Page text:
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Article
Reduce, Reuse, and Recycle: How Using “Recycled” Simulations in an LRW Course Benefits Students, LRW Professors, and the Relevant Global Community
University of Dayton Law Review (2012)
  • Rita F Barnett
Abstract
Unlike theory-based first year doctrinal courses, an LRW course typically teaches law students how to think, analyze, research, and write like lawyers through the use of real-world “simulations.” Drafting these simulations is one of most challenging and time-consuming aspects of an LRW professor’s job. Yet, despite the effort involved in both creating and teaching new simulations, controversy continues within the legal academy about whether reusing simulations is appropriate – or is simply an invitation for students to cheat. This article is the first to address head-on the ongoing debate over “recycling” LRW simulations, and describes not only how concerns over student cheating can be effectively addressed, but also how recycling simulations in an LRW course is a win-win-win for all relevant stakeholders. Using the analogous concepts behind traditional recycling as a guide, this article describes the benefits to students, LRW professors, and the greater legal community that could be realized by the deliberate use of recycled simulations. First, this article shows how using recycled simulations in an LRW course results in greater student learning and measurably better student work product. Second, this article describes how using recycled simulations contributes to the professional development of an LRW professor. Finally, in light of recent proposed changes to ABA law school accreditation standards, which may soon require law schools to engage in institutional assessment of student learning outcomes, this article describes how using recycled simulations in particular can help an LRW professor begin a more effective and reliable formal assessment of critical student learning within the LRW course. Beginning this type of assessment in a first year LRW course would be particularly beneficial to numerous stakeholders because it would allow an institution to determine, early on, what programmatic changes must be made in order to ensure that its students attain competency in these necessary real-world skills by graduation.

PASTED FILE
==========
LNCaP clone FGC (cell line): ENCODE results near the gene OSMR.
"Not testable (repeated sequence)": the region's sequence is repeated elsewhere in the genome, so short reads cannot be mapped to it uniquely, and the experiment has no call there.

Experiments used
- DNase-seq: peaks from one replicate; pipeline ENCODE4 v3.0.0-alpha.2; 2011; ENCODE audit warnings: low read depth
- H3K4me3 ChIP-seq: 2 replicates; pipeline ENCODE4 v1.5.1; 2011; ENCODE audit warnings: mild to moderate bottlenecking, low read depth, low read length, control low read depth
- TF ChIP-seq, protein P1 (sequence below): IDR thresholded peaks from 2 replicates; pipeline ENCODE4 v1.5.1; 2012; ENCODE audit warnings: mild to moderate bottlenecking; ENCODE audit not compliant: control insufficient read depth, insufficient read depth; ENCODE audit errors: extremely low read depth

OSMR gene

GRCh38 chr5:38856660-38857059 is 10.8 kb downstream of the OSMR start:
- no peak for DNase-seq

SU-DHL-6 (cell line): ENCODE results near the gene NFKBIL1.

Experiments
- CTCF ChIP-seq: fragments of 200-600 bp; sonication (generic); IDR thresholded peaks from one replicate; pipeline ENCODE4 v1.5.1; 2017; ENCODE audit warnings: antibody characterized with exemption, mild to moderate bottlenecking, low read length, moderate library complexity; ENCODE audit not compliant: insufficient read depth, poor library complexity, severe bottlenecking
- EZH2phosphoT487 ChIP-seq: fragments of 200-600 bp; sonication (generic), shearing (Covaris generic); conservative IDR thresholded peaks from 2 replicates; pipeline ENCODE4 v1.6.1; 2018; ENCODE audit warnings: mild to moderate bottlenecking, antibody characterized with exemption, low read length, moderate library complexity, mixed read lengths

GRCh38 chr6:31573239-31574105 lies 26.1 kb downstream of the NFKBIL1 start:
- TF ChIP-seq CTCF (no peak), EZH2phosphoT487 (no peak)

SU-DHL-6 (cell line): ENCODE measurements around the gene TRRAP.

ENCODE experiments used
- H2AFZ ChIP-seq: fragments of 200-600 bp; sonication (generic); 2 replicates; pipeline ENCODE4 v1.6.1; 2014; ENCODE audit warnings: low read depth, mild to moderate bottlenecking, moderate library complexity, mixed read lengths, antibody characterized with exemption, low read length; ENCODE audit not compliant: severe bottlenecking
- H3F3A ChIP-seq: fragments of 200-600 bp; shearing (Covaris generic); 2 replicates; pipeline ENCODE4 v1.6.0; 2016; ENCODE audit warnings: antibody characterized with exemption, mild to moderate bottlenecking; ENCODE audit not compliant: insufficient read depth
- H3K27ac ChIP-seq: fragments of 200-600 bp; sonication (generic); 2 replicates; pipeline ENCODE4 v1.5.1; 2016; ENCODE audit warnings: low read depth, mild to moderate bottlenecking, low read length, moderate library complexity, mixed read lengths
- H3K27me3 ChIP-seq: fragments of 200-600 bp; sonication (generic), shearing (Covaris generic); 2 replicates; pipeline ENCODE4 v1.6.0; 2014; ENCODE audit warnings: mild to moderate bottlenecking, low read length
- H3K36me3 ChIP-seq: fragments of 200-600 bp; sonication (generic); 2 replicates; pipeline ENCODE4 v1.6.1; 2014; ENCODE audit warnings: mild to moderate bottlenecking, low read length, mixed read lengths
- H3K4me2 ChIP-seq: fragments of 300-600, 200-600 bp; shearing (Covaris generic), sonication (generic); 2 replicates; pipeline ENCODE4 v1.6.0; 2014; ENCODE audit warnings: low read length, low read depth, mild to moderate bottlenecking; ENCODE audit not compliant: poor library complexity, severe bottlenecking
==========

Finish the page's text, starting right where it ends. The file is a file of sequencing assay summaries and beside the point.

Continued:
Keywords
  • legal writing,
  • assessment,
  • Carnegie,
  • LRW programs,
  • student learning outcomes
Disciplines
Publication Date
Fall 2012
Citation Information
Rita F. Barnett, Reduce, Reuse, and Recycle: How Using “Recycled” Simulations in an LRW Course Benefits Students, LRW Professors, and the Relevant Global Community, 38 U. Dayton L. Rev. 1 (2012). Available at: http://works.bepress.com/rita_barnett/1